Attorney General Eric Holder announced in December 2014 that the Department of Justice takes the position that Title VII’s prohibition against sex discrimination is best read to extend the statute’s protection to claims based on an individual’s gender identity, including transgender status.

According to the United States’ complaint, filed in federal district court in Oklahoma City today, Rachel Tudor began working for Southeastern as an Assistant Professor in 2004.  At the time of her hire, Tudor presented as a man.  In 2007, Tudor, consistent with her gender identity, began to present as a woman at work.  Throughout her employment, Tudor performed her job well, and in 2009, she applied for a promotion to the tenured position of Associate Professor.  Southeastern’s administration denied her application, overruling the recommendations of her department chair and other tenured faculty from her department.  The United States’ complaint alleges that Southeastern discriminated against Tudor when it denied her application because of her gender identity, gender transition and non-conformance with gender stereotypes.

In 2010, Tudor filed complaints regarding the denial of her application for promotion and tenure.  Shortly after it learned of her complaints, Southeastern refused to let Tudor re-apply for promotion and tenure despite Southeastern’s own policies permitting re-application.  At the end of the 2010-11 academic year, Southeastern and RUSO terminated Tudor’s employment because she had not obtained tenure.

Tudor filed a charge of discrimination with the Oklahoma City Area Office of the U.S. Equal Employment Opportunity Commission, alleging that Southeastern’s decisions were unlawful.  The EEOC investigated the charge and determined that there was reasonable cause to believe discrimination occurred.  The EEOC’s attempts at conciliation were unsuccessful, and it referred the matter to the Department of Justice.

Attorney General Eric Holder announced in December 2014 that the Department of Justice takes the position that Title VII’s prohibition against sex discrimination is best read to extend the statute’s protection to claims based on an individual’s gender identity, including transgender status.

Read the full complaint filed by the United States here:

https://www.justice.gov/sites/default/files/opa/press-releases/attachments/2015/03/30/doj-eeoc_complaint.pdf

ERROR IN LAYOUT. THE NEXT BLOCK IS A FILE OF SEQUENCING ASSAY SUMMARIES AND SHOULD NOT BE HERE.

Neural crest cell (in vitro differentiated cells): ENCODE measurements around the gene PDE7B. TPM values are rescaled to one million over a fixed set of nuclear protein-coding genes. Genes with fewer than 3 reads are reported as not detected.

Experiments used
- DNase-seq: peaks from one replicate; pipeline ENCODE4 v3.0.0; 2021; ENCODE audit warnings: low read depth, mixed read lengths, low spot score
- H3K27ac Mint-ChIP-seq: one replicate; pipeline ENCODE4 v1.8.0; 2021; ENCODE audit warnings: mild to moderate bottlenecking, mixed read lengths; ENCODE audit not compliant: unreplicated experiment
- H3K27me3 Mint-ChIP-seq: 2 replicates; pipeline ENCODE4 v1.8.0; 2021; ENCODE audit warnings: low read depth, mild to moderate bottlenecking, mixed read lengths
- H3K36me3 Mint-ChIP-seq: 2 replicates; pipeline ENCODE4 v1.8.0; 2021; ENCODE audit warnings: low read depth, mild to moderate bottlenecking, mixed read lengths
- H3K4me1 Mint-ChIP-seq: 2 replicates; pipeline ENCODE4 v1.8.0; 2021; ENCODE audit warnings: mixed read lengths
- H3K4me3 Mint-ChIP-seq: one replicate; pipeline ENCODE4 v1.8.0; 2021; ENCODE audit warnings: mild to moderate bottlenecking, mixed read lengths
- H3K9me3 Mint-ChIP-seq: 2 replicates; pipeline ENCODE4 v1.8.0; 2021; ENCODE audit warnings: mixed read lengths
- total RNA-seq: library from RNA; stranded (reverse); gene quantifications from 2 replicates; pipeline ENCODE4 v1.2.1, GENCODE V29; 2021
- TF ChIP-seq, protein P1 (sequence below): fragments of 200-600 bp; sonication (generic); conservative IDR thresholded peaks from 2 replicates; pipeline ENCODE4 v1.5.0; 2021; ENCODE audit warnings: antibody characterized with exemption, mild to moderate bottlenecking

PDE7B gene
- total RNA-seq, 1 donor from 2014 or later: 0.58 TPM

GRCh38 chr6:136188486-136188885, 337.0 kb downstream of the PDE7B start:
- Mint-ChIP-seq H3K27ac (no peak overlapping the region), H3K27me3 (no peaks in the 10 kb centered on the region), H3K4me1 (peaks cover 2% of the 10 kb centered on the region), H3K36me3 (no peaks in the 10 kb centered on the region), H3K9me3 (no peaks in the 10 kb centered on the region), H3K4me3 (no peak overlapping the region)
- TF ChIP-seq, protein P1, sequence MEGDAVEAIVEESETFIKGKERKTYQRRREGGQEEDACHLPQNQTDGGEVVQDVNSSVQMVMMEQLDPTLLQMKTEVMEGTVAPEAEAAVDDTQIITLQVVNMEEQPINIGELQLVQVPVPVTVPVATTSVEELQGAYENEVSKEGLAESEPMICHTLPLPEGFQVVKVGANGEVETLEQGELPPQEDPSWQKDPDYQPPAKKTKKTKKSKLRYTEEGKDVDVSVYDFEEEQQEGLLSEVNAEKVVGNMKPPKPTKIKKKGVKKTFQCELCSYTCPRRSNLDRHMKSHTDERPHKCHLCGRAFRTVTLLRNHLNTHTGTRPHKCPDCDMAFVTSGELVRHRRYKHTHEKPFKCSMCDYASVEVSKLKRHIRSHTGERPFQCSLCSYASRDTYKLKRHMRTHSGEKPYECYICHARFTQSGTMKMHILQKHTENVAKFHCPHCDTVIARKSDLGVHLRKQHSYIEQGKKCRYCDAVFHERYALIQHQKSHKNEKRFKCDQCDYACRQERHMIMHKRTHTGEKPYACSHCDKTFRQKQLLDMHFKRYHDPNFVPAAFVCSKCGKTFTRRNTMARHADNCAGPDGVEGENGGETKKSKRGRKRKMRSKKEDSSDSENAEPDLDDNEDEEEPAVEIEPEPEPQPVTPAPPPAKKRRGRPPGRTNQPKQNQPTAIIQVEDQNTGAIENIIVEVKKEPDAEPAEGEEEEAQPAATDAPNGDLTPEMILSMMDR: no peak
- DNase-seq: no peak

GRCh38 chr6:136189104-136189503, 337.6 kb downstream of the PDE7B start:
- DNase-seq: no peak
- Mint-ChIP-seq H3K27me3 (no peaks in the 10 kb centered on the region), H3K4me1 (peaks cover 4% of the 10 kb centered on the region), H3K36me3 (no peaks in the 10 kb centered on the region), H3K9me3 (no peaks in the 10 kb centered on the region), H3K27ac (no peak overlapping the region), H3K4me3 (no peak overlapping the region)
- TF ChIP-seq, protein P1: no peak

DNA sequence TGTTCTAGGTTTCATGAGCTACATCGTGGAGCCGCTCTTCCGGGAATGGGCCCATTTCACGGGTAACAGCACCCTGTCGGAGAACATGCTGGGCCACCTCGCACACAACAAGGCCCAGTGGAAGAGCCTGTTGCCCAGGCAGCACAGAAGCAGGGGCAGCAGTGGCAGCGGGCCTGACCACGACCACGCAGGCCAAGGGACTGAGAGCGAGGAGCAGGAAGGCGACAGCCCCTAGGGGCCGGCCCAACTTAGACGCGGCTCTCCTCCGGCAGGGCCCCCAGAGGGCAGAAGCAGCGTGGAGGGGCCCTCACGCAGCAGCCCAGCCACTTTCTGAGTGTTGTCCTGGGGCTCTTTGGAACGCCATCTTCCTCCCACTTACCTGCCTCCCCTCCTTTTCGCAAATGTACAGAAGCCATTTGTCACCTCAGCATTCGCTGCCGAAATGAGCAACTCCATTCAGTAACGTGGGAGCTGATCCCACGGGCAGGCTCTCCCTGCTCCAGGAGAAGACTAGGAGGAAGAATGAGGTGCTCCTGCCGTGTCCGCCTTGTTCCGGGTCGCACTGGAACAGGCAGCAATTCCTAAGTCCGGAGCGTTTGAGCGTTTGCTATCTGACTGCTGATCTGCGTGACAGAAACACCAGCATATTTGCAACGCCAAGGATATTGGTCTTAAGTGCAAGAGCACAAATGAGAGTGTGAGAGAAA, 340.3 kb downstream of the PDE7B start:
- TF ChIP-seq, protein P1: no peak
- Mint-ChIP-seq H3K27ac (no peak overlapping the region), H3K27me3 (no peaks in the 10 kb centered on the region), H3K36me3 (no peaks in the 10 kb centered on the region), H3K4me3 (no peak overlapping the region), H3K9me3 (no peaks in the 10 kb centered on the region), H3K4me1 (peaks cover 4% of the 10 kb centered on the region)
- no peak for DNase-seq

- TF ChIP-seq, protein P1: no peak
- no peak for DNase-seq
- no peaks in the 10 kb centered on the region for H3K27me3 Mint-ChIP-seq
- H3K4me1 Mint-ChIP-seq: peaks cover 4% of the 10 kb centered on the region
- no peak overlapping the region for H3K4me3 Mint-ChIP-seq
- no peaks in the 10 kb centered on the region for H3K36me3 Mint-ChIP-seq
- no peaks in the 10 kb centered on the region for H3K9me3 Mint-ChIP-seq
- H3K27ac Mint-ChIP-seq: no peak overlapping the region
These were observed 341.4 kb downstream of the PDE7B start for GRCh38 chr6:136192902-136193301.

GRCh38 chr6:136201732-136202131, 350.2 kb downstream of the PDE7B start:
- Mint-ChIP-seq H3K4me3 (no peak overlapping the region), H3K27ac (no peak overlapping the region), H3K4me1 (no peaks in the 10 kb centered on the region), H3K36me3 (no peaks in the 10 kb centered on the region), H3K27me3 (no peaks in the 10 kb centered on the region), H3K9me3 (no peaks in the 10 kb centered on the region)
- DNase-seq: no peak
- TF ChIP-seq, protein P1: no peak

ADDITIONAL FACTS LISTED IN THE COMPLAINT:

Dr. Tudor’s Employment at Southeastern Oklahoma State University

In 2004, Dr. Tudor began working at Southeastern as a tenure track Assistant Professor in the Department of English, Humanities, and Languages (the “English Department”). At that time, she presented as a man and went by a traditionally male name.

Dr. Tudor was the first transgender professor ever to work at Southeastern.

In the summer of 2007, Dr. Tudor notified Southeastern that she planned to transition from male to female and begin to present as a woman at work during the 2007-08 academic year.

After she informed Southeastern about her transition, Dr. Tudor received a phone call from an employee of Southeastern’s human resources office to discuss various issues related to her gender transition. During that time, the human resources employee warned Dr. Tudor that Southeastern’s Vice President for Academic Affairs, Dr. Douglas McMillan, had inquired whether Dr. Tudor could be fired because her “transgender lifestyle” offended his religious beliefs. The human resources employee told Dr. Tudor that Vice President McMillan had been told that Southeastern could not fire her because she was transgender.

During the 2007-08 academic year, Dr. Tudor began to present as a woman at work by, among other things, wearing women’s clothing, styling her hair in a feminine manner, and going by the traditionally female name Rachel.

After Dr. Tudor began presenting as a woman, Jane McMillan, the director of Southeastern’s Counseling Center, told her that she should take safety precautions because some people were openly hostile towards transgender people. She also told Dr. Tudor that Vice President McMillan (who is her brother) considered transgender people to be a “grave offense to his [religious] sensibilities.”

Allegations Jail Nurse Performed Exorcism on Dying Inmate

Oklahoma County Jail Nurse Linda Herlong Jackson, an employee of Armor Correctional Health Services, faces allegations she attempted to perform on exorcism on a thrashing inmate in need of medical care. The inmate died the next day due to a methamphetamine induced heart event.

The death occurred in February of 2017, and the nurse was suspended from duties pending a full investigation. The allegations have now been turned over to the Oklahoma County District Attorney’s office to determine if charges are to be filed.

Nurse Jackson denies allegations that she asked if anyone minded if she attempted to perform an exorcism. Detention officers at the jail reported hearing her exclaim, “I revoke you demons.”